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Agile approaches fit best where both the complexity, and the anticipated frequency of change are high. If it's not complex, not much collaboration is required. If it's very stable, then the evolutionary nature of incremental and iterative approaches don't necessarily add more value.
Congratulations on having corporate level support for agile. Please note that this is not an easy path for the organization.
Not only must you re-align and re-train people to work differently, but you also need to impress on senior management that project monitoring and reporting is going to be quite different. With Agile projects you often cannot answer questions such as how far along you are or what will be in the product by the end of the project.
On the plus side, you can use velocity to predict when the backlog will be completed.
The selection of agile approach is related to multiple factors namely, organizational culture, nature of the endeavor, and team's domain knowledge. The project constraints also influences how a selected approach is implemented.
Yes I agree with @Ashok, all the factors he referenced are important, you must discover if an agile approach improve the project performance and value otherwise don't make sense.
The problem here is the tendency to fall in the trap. First question[ do your company understand what Agile really is? Agile is no a method/framework/process. Second, what defines if Agile can be used or not? Your current reality. Agile must be used because it is a solution to a problem, not a new fashion or something like that. Agile is a matter to take into account the whole organization from a systemic point of view. If not you will fail.
Let's separate an agile mindset from an adaptive lifecycle. The former is applicable to all projects whereas the latter will fit certain projects better than others.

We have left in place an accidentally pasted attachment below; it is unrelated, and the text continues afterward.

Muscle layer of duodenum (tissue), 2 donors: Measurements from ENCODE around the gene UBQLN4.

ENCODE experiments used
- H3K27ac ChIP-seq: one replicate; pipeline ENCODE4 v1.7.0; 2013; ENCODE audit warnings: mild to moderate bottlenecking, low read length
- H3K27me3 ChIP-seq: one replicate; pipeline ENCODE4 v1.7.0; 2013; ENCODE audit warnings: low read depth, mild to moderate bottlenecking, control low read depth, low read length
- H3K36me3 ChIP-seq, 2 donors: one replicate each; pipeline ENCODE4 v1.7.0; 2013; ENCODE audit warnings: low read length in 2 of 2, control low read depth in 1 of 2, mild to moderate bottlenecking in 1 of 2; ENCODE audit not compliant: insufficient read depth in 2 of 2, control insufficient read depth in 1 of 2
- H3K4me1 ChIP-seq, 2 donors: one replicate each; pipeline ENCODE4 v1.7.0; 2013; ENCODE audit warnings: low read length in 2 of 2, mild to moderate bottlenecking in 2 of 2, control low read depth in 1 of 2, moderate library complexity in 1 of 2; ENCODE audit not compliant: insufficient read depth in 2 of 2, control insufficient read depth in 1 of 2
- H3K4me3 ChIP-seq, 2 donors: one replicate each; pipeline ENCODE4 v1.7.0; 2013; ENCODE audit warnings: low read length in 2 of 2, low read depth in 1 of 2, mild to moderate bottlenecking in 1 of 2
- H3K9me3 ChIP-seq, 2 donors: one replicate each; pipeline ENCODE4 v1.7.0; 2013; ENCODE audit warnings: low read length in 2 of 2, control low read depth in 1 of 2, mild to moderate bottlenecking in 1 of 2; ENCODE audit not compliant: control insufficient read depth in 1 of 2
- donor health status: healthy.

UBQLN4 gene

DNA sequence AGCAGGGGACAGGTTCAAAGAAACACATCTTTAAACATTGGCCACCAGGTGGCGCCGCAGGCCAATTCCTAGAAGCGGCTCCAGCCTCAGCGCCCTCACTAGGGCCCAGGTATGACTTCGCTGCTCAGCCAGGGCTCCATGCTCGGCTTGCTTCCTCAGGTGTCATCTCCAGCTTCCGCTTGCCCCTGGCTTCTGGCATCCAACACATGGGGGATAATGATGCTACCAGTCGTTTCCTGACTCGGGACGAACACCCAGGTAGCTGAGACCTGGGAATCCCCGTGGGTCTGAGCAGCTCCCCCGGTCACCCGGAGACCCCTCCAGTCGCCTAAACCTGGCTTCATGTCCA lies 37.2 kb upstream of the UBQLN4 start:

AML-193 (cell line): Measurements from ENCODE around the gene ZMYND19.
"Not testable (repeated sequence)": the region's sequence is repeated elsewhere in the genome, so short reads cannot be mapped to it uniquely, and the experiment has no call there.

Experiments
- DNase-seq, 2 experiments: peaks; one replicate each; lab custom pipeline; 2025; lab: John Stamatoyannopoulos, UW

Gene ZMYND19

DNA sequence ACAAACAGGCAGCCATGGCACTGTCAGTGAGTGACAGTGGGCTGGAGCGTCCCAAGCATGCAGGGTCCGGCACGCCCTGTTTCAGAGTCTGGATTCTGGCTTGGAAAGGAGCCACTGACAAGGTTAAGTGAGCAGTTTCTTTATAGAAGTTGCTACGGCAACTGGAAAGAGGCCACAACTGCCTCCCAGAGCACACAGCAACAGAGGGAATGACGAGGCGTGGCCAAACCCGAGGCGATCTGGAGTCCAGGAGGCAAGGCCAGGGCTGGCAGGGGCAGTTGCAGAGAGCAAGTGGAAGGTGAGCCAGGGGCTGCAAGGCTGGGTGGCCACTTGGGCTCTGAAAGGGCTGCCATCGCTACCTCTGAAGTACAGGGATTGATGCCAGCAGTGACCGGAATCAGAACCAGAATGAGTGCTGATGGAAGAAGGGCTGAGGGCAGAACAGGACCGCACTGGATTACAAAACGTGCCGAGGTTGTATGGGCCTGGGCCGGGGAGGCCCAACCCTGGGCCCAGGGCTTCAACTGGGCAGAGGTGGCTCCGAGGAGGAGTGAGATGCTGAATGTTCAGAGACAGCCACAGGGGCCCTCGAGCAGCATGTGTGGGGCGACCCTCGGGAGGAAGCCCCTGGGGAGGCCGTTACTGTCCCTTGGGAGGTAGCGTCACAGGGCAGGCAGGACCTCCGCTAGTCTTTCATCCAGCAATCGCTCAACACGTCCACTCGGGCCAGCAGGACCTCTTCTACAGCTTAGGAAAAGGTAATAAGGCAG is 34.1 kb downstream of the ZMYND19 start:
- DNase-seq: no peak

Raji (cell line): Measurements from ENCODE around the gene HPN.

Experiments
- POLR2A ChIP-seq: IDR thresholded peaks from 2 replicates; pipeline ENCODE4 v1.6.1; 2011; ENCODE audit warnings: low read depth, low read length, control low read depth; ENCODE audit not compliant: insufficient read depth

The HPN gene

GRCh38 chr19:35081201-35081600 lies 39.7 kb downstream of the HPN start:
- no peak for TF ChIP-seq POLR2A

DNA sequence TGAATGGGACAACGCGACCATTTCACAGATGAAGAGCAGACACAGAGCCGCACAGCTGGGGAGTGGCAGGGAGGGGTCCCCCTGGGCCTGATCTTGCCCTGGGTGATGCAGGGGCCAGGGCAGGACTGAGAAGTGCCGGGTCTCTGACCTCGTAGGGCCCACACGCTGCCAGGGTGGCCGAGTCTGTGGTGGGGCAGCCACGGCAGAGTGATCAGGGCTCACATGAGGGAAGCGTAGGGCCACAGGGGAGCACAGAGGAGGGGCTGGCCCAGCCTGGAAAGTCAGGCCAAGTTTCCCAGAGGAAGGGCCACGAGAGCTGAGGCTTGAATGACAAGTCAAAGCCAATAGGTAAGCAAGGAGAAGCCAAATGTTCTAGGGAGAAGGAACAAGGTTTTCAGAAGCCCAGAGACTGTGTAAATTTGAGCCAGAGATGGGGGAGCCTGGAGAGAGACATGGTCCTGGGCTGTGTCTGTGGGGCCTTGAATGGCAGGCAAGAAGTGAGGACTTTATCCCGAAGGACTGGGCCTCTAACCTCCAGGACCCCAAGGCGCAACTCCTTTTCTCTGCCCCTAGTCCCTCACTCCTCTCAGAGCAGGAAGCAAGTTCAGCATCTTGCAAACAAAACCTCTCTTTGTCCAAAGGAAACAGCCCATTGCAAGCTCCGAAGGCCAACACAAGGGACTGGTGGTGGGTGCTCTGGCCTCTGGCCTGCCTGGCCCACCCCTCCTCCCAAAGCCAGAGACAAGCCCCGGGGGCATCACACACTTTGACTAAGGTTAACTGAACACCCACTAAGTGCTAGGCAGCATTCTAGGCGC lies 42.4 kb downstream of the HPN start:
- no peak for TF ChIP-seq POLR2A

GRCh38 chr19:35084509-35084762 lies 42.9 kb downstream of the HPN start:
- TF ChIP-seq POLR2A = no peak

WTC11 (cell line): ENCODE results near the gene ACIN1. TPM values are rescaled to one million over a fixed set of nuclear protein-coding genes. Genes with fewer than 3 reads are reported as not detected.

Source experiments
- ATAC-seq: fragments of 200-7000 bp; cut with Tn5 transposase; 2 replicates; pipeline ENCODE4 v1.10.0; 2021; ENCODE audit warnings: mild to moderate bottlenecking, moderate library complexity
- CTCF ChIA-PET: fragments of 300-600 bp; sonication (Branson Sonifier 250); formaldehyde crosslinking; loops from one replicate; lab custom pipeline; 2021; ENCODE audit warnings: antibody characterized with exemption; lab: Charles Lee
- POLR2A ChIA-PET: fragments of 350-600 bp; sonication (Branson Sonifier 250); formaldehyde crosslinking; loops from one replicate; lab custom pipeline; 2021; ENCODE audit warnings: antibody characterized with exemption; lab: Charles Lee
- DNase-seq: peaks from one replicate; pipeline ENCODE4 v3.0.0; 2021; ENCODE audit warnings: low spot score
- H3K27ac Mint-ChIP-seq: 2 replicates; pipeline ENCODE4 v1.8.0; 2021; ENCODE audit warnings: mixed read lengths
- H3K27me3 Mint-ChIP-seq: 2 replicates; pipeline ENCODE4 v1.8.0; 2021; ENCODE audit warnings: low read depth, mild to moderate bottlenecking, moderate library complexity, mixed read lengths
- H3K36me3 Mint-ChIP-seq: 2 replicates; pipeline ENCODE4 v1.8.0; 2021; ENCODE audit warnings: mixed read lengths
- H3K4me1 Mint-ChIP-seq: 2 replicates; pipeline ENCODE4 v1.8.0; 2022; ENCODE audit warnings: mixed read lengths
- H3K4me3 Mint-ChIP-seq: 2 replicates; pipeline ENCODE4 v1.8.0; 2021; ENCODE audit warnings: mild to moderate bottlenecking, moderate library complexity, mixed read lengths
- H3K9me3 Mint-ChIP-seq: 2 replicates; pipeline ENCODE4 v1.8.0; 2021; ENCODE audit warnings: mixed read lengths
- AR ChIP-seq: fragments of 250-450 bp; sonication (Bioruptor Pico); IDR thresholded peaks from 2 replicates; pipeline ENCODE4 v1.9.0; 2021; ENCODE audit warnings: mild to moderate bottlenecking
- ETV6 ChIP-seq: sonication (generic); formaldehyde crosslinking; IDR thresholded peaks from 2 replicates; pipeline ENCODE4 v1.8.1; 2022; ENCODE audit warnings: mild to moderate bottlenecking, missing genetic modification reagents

There are many project profiling models available out there - PMI has provided some dimensions for consideration in their Agile Practice Guide.
Here are just a few of the questions or criteria I'd ask about...
1. Level of complexity and uncertainty
2. Ability to realize value early and regularly
3. Ability to closely collaborate with the customer & key stakeholders
4. How dedicated are the team members and other key roles?
5. Can you construct a "whole" team?
6. Can a PO be found who is empowered, sufficiently knowledgeable and has sufficient capacity?
Depending on the size of the organization, you can use different approaches. I have seen success mostly with flexible frameworks like Deciplined Agile where you should start with introducing core principles and practices, such as introducing short iterations to move through "phases", changing requirements gathering and planning methods to user stories and releases. As the skills of the enterprise increase and practices become more mature, you can add more to the mix.
I would like to highlight two important things if I may:
Sergio: "Agile must be used because it is a solution to a problem, not a new fashion or something like that"
100%. People keep on going Agile nuts because.... they think they have to. If you do not implement Agile then you are a failure. WRONG!
Kiron: "Let's separate an agile mindset from an adaptive lifecycle"
100%. Being agile is a must in any organization and for any PM/BA. Even using a predictive approach you need agility. There is no such thing as an Agile PM! If you do not have the ability to be agile then you are probably a bad or mediocre PM at best. Same of an organization.
Something you might want to have a look at is the Beyond Hybrid Model
(https://beyondhybridagile.com/) that Mike Griffiths demonstrated during the Organizational Agility conference.
All this stuff have been defined "formaly" in 1990 and before. For example, take a closer look to Tom Gilb´s EVO or Allistar Cockburn´s Crystal Clear. In the model Mike presented (while it has a great value) something is missing (sorry if I missundertood): systemic concept. Agile is about to take into account the whole enteprise architecture, not the team size, neither the complexity or things like that PLUS the product/service/result to be created. And that is the same for each approach you use. Is not for agile only.
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